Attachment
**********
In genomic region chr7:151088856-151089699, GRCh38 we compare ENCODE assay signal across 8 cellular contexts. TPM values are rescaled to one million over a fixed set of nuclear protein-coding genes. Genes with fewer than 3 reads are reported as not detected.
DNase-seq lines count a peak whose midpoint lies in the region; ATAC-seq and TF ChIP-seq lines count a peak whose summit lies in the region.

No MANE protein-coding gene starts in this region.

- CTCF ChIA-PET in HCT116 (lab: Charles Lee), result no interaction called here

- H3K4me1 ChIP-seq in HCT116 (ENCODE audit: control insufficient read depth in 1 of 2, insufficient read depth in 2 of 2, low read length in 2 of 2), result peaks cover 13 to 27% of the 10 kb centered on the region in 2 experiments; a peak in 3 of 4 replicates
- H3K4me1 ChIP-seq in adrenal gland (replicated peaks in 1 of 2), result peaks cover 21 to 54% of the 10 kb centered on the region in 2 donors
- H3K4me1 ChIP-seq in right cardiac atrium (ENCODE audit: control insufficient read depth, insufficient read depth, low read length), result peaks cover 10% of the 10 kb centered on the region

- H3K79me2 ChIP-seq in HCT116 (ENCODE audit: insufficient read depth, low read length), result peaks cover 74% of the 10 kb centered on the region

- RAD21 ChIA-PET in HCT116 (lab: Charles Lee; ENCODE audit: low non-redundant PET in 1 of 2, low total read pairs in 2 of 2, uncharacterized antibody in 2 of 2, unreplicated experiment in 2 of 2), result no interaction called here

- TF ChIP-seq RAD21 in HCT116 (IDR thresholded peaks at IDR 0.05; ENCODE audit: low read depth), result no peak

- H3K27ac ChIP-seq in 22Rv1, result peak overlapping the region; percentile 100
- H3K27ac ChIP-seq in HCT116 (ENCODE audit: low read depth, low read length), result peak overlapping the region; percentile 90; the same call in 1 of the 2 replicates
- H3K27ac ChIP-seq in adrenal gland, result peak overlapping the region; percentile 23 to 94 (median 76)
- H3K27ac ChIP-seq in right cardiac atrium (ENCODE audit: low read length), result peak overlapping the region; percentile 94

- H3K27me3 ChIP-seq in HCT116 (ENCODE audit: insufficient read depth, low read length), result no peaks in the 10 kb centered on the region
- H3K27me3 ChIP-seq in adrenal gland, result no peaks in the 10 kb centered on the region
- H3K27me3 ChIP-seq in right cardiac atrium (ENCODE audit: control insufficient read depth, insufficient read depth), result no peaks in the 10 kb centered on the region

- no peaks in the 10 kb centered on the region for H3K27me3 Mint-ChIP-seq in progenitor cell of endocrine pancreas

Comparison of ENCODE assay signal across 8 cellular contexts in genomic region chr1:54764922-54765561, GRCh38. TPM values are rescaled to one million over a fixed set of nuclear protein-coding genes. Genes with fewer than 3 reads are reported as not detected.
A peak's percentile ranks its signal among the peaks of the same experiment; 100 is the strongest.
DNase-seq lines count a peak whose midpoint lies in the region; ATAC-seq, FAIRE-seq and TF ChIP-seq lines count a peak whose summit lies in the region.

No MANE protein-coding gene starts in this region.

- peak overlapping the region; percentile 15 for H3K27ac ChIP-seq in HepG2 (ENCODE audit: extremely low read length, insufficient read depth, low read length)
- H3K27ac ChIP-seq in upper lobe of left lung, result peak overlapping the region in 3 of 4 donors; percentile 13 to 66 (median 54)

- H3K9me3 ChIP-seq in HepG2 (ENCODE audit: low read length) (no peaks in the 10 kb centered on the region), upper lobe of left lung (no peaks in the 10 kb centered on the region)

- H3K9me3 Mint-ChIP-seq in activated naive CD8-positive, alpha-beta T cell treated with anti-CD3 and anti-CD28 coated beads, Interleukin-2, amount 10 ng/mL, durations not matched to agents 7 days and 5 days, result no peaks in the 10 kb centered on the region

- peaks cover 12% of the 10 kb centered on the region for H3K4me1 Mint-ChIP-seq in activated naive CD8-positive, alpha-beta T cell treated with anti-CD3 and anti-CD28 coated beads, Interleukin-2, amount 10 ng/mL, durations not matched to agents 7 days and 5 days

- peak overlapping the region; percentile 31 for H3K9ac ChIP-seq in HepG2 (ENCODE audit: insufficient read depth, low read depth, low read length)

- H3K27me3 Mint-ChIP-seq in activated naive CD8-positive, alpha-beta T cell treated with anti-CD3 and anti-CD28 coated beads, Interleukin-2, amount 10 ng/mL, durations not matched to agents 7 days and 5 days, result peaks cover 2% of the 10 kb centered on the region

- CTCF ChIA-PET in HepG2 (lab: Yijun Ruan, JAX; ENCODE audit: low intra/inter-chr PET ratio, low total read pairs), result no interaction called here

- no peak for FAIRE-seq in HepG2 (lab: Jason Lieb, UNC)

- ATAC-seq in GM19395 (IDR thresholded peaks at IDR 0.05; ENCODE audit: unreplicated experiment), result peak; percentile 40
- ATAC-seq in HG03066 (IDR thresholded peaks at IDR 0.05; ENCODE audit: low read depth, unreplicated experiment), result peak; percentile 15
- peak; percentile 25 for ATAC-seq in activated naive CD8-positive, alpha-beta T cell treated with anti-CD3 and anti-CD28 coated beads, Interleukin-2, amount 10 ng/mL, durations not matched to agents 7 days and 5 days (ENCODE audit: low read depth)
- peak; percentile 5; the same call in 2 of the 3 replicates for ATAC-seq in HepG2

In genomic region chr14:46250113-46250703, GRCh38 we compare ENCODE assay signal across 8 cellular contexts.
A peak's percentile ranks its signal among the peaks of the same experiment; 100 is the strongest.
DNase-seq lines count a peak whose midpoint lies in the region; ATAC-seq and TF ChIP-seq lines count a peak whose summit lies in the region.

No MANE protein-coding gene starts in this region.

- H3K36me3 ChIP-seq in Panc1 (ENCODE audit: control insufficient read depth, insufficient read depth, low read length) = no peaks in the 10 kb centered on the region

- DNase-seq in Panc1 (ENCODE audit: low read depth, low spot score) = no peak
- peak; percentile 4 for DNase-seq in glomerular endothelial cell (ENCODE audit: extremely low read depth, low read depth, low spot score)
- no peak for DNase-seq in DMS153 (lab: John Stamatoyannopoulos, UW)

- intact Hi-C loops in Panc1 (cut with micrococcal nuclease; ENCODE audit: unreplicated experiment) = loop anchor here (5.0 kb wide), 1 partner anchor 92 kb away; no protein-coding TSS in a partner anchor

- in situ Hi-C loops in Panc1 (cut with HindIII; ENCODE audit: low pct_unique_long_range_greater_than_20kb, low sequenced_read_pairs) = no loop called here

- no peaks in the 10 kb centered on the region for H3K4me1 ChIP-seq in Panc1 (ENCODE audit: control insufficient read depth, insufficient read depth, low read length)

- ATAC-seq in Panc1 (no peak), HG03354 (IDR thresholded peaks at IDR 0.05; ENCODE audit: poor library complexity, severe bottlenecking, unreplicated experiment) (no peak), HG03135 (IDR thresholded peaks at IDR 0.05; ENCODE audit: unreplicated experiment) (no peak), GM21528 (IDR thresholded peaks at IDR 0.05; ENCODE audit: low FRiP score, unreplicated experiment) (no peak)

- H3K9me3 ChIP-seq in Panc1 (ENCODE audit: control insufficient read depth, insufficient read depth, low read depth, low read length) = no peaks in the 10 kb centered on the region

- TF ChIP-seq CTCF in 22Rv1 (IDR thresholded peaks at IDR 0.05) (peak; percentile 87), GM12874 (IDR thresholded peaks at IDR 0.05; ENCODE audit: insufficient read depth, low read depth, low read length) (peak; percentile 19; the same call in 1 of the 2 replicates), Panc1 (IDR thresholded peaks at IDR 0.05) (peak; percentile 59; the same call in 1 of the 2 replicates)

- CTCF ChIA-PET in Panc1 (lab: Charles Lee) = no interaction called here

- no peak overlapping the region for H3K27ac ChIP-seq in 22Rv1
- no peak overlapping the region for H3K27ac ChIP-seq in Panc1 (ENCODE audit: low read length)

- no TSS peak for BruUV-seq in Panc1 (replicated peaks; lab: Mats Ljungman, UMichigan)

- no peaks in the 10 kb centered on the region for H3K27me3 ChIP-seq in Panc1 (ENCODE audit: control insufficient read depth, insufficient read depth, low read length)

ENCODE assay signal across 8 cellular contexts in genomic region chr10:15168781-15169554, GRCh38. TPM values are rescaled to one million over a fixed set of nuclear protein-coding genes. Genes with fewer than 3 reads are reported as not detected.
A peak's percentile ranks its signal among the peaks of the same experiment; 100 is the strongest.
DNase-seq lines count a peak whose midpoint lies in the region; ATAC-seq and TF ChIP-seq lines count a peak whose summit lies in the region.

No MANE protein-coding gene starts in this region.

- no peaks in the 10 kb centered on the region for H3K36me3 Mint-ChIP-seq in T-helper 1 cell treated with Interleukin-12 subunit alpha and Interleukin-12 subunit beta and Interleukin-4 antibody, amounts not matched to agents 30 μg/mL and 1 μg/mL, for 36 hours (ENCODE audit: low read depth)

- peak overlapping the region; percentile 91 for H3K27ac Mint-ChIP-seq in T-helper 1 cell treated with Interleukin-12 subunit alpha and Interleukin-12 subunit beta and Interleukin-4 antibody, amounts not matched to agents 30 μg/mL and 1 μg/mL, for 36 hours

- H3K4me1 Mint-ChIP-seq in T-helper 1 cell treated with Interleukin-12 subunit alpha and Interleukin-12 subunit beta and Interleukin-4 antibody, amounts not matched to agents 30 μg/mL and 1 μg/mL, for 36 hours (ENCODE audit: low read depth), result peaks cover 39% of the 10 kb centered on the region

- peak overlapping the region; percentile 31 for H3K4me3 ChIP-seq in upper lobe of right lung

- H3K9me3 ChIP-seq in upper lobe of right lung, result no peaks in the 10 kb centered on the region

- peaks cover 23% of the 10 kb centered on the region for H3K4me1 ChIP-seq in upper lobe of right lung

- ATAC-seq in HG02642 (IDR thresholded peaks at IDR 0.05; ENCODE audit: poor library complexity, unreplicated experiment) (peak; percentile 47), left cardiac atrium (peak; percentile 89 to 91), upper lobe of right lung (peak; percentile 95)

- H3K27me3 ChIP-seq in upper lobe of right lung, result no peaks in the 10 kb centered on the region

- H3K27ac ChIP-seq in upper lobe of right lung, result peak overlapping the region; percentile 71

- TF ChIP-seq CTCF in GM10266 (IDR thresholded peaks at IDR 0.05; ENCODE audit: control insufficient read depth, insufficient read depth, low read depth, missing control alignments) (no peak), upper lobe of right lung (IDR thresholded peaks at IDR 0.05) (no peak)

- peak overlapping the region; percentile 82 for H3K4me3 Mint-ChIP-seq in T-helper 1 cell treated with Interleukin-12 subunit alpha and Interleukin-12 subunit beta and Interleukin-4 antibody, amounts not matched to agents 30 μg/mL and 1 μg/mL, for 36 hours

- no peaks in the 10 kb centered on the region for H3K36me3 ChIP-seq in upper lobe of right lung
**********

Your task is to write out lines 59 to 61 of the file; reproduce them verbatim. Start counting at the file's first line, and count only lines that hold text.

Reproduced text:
- no peaks in the 10 kb centered on the region for H3K36me3 Mint-ChIP-seq in T-helper 1 cell treated with Interleukin-12 subunit alpha and Interleukin-12 subunit beta and Interleukin-4 antibody, amounts not matched to agents 30 μg/mL and 1 μg/mL, for 36 hours (ENCODE audit: low read depth)

- peak overlapping the region; percentile 91 for H3K27ac Mint-ChIP-seq in T-helper 1 cell treated with Interleukin-12 subunit alpha and Interleukin-12 subunit beta and Interleukin-4 antibody, amounts not matched to agents 30 μg/mL and 1 μg/mL, for 36 hours

- H3K4me1 Mint-ChIP-seq in T-helper 1 cell treated with Interleukin-12 subunit alpha and Interleukin-12 subunit beta and Interleukin-4 antibody, amounts not matched to agents 30 μg/mL and 1 μg/mL, for 36 hours (ENCODE audit: low read depth), result peaks cover 39% of the 10 kb centered on the region